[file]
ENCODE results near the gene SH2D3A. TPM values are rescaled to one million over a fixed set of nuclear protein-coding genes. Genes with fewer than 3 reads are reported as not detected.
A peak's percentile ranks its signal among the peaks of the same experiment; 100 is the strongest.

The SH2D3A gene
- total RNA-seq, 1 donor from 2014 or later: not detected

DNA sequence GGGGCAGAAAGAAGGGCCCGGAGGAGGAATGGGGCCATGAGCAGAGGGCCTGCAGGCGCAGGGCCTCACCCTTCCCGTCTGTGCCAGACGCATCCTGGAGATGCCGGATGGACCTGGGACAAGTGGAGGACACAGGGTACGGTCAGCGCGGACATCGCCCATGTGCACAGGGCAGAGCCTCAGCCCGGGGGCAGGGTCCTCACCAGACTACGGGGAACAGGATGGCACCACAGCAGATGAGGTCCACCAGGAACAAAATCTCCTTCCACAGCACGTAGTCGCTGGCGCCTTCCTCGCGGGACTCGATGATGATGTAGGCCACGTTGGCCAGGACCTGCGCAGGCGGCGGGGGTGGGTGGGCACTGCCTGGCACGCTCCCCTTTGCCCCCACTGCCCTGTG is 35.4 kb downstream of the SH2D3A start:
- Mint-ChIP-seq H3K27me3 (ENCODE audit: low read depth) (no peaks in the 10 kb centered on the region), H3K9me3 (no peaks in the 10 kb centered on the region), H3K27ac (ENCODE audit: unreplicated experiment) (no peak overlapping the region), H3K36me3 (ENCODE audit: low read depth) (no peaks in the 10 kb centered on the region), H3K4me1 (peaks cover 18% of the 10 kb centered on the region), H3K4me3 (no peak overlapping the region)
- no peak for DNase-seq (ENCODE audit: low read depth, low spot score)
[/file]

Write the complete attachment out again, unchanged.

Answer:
ENCODE results near the gene SH2D3A. TPM values are rescaled to one million over a fixed set of nuclear protein-coding genes. Genes with fewer than 3 reads are reported as not detected.
A peak's percentile ranks its signal among the peaks of the same experiment; 100 is the strongest.

The SH2D3A gene
- total RNA-seq, 1 donor from 2014 or later: not detected

DNA sequence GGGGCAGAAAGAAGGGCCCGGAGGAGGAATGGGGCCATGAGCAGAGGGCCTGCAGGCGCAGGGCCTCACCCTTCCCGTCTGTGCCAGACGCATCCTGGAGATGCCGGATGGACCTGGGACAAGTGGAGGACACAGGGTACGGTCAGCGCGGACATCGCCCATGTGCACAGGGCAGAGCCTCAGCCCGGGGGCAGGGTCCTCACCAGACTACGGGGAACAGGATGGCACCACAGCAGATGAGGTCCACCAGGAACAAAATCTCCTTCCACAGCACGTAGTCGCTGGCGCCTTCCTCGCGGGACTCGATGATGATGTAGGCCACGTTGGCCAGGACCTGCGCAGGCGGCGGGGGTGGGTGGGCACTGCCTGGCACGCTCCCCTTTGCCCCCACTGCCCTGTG is 35.4 kb downstream of the SH2D3A start:
- Mint-ChIP-seq H3K27me3 (ENCODE audit: low read depth) (no peaks in the 10 kb centered on the region), H3K9me3 (no peaks in the 10 kb centered on the region), H3K27ac (ENCODE audit: unreplicated experiment) (no peak overlapping the region), H3K36me3 (ENCODE audit: low read depth) (no peaks in the 10 kb centered on the region), H3K4me1 (peaks cover 18% of the 10 kb centered on the region), H3K4me3 (no peak overlapping the region)
- no peak for DNase-seq (ENCODE audit: low read depth, low spot score)